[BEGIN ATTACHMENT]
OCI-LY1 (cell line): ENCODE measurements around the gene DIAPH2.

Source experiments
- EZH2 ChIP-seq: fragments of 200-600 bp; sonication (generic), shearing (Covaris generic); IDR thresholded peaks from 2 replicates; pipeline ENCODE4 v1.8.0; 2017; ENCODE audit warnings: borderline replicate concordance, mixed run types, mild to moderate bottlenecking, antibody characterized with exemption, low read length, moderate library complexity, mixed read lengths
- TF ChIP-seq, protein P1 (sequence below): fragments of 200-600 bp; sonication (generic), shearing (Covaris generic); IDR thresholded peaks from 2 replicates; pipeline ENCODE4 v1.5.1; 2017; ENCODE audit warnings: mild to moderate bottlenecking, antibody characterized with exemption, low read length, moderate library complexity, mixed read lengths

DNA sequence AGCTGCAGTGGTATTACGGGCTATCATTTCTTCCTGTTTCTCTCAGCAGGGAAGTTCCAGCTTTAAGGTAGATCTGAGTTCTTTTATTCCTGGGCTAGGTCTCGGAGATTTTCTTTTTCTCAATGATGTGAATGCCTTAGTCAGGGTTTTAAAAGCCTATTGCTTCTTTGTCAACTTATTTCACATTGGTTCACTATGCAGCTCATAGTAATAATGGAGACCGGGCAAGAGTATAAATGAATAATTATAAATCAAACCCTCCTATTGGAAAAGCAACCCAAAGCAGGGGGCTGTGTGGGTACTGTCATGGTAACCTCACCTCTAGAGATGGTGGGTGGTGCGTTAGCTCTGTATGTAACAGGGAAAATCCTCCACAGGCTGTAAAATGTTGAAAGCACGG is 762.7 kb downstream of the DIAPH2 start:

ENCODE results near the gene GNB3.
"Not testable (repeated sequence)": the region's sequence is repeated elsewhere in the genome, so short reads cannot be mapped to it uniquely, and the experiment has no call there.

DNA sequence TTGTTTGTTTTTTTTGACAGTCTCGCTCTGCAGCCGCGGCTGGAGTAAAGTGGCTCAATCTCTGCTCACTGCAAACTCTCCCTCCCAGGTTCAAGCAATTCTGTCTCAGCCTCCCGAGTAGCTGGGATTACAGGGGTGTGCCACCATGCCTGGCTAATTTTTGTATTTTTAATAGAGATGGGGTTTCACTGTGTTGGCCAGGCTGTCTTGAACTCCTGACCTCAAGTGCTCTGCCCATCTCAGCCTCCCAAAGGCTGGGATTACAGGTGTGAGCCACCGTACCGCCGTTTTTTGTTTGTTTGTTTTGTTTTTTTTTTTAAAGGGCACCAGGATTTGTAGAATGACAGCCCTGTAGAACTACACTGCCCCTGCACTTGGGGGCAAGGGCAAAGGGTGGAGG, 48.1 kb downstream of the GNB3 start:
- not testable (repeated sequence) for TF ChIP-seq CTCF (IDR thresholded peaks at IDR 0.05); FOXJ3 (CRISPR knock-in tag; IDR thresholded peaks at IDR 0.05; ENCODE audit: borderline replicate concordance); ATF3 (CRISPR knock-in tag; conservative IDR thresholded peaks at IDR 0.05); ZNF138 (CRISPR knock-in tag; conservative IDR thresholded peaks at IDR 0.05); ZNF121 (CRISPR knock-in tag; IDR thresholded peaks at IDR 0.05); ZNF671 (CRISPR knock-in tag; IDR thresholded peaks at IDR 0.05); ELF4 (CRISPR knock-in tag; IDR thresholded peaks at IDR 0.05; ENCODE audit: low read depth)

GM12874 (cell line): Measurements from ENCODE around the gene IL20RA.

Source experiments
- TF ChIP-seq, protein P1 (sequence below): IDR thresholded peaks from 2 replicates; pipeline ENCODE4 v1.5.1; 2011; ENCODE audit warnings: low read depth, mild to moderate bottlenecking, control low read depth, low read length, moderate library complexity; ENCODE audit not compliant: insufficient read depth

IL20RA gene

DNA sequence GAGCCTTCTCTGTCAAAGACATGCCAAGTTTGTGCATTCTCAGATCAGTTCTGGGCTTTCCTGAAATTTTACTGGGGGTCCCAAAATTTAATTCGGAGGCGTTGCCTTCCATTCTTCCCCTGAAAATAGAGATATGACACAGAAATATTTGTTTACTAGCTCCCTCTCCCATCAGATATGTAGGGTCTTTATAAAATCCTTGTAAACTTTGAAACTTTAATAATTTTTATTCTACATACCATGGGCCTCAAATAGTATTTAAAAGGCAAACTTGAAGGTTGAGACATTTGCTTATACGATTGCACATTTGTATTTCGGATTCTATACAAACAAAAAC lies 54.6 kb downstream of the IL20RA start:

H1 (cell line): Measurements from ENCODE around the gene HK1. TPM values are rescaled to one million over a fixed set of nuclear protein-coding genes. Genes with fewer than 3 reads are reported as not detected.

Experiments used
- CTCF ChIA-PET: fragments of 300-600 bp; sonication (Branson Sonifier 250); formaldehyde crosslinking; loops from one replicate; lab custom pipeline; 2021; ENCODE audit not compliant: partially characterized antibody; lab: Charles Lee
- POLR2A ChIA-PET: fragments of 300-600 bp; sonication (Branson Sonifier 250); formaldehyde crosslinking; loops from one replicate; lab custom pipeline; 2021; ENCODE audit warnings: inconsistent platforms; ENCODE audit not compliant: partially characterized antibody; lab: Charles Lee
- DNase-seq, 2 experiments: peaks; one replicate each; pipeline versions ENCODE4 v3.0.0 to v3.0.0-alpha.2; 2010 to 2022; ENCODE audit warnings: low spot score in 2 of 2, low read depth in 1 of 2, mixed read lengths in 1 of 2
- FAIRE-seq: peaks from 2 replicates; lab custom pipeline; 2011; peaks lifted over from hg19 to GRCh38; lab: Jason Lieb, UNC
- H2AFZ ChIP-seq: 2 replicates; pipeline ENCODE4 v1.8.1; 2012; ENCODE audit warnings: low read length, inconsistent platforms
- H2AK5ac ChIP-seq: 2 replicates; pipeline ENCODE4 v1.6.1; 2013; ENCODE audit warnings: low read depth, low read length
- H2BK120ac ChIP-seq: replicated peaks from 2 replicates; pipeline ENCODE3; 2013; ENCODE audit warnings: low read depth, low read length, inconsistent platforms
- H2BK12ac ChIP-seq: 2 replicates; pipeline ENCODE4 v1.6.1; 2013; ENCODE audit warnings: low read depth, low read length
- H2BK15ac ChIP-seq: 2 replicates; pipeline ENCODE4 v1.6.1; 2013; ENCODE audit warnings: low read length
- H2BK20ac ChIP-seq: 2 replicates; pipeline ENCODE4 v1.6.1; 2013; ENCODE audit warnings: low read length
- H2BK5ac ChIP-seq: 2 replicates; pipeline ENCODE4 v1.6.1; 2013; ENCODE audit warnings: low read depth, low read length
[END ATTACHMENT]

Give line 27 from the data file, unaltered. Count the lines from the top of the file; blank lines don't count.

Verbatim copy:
- H2BK5ac ChIP-seq: 2 replicates; pipeline ENCODE4 v1.6.1; 2013; ENCODE audit warnings: low read depth, low read length